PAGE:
August 30, 2003 – Charles Bronson (Buchinsky), 81
Born in Ehrenfeld, Penn., one of fifteen children, born to Lithuanian parents, in a Pennsylvania coal-mining town, Bronson knew what poverty was at a very young age. By the age of 15 he was working fourteen hour days in the coal mines, earning $1 for a ton of coal.
World War II gave him a chance to become a B-29 tailgunner while based in Guam. When the war was over he found himself in California as an out-of-work actor. He lined-up day-after-day with the rest of the hopefuls at Paramount Studios at the Bronson front gate. It was there that he got the idea to change his family name to Bronson and his career soared.
He was the quintessential tough guy with weather beaten features and was often cast in the role of police officer, gunfighter or vigilante in revenge-oriented plot lines. In 1967 he got a part in The Dirty Dozen (1967), directed by Robert Aldrich, starring Lee Marvin and Ernest Borgnine.
My favorite Bronson part was “Harmonica” in Once Upon a Time in the West (1968), directed by Sergio Leone, a 2-1/2+ hour film with a haunting musical score by Ennio Morricone. He was 47 when he made that movie and looked 25.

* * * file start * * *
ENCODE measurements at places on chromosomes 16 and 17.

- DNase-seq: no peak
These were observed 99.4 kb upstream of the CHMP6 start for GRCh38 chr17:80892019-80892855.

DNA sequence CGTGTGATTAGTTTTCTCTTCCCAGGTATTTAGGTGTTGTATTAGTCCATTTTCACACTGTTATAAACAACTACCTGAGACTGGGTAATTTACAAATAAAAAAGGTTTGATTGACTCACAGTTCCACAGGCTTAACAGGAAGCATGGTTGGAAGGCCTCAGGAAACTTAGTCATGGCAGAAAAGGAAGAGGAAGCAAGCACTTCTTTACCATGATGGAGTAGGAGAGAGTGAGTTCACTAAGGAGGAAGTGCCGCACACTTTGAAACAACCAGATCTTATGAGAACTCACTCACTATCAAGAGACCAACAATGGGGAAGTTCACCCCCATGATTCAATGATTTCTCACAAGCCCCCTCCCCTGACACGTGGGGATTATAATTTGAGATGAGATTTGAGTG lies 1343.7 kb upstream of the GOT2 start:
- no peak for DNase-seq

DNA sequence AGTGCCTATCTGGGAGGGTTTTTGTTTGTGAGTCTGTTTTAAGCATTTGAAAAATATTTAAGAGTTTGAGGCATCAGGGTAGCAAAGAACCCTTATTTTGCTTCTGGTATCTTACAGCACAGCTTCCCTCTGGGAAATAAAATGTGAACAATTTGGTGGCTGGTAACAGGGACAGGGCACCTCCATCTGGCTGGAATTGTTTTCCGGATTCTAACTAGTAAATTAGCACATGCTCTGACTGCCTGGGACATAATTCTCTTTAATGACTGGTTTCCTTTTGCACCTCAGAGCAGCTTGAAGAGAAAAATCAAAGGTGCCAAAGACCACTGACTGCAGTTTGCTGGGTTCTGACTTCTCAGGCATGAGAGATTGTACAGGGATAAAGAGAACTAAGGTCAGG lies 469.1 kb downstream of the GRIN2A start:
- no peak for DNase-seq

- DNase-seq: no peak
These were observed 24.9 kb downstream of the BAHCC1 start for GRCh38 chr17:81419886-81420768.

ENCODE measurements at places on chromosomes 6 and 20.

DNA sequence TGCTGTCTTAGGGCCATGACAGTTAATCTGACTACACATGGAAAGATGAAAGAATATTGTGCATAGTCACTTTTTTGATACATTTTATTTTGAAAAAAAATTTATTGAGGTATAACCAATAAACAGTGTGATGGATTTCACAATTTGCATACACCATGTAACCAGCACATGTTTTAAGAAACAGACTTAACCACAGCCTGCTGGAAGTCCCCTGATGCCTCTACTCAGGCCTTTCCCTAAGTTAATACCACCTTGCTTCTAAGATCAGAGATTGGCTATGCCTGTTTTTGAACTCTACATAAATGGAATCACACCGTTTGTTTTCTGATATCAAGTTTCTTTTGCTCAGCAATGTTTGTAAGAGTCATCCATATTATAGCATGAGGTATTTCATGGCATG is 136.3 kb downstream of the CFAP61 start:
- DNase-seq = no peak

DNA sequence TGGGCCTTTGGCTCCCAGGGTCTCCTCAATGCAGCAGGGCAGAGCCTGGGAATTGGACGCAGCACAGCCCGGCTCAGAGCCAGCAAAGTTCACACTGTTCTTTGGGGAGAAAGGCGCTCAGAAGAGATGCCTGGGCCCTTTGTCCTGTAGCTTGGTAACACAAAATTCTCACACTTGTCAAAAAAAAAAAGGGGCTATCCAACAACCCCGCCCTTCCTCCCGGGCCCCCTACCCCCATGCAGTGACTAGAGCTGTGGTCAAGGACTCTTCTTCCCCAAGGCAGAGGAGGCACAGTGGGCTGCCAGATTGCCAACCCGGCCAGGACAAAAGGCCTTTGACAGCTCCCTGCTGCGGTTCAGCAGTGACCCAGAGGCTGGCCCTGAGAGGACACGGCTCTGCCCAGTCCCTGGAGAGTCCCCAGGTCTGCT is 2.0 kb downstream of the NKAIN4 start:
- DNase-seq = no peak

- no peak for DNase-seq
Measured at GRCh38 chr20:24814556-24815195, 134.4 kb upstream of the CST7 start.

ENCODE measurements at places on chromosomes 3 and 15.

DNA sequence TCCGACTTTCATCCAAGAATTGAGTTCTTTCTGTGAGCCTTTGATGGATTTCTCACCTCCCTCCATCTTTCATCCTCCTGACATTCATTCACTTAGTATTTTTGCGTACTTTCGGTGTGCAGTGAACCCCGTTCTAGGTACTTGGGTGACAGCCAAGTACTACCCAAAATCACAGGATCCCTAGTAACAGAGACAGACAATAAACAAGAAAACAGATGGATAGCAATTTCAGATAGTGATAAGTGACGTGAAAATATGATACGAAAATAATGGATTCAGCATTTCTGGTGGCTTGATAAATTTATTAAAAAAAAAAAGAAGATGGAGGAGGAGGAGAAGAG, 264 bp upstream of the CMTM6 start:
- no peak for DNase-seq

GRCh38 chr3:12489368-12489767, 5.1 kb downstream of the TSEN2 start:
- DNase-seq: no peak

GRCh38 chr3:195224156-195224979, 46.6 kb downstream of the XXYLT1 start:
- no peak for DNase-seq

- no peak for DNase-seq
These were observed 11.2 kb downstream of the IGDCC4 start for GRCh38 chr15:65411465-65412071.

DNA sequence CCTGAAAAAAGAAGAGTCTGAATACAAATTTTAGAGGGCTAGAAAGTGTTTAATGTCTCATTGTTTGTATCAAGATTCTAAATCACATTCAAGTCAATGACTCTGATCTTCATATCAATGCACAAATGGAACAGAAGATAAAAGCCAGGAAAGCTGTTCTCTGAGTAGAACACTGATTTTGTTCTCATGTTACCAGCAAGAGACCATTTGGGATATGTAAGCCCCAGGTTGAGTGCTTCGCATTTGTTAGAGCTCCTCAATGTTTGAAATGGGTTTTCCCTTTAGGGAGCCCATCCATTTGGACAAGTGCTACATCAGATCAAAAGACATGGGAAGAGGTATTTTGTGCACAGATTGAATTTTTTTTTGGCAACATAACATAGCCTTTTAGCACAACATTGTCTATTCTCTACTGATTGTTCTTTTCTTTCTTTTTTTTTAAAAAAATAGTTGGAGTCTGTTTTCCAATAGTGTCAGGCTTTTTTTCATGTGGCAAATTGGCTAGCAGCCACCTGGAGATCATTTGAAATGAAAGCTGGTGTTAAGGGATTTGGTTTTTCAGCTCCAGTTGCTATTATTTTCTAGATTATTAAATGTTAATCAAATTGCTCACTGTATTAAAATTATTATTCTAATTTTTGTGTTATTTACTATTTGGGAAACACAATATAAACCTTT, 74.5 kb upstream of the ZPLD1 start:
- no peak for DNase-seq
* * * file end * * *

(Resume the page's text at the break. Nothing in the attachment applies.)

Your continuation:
Other movies he made “famous” included The Great Escape, The Magnificent Seven and five Death Wish films. The franchise began in 1974 and ended twenty years later in 1994. He was 73 at the time. He would die nine years later of pneumonia.
He married Jill Ireland in 1968, after her 1967 divorce from David McCallum (McCallum introduced her to Bronson on the set of The Great Escape). They had two children, one born to them and one adopted. She was diagnosed with breast cancer in 1984 and underwent surgery. She died on May 18, 1990. She was only 54.
Though some of his films had a more violet tone, and he was cast as an avenging angel eradicating crime, he surprised critics with his forceful work as murdered United Mine Workers leader Jock Yablonski in the TV movie Act of Vengeance and gave an interesting performance in The Indian Runner directed by Sean Penn.
His final roles in several crime/drama TV movies were well-received, but his bad health began to take its toll. He suffered from Alzheimers disease and finally passed away from pneumonia in August of 2003.
Critics not always loved his films, but he was a true fan favorite in the United States and abroad for over 50 years. There aren’t a lot of actors who can claim that.
Charles Bronson was buried in Brownsville Cemetery, West Windsor, Vermont.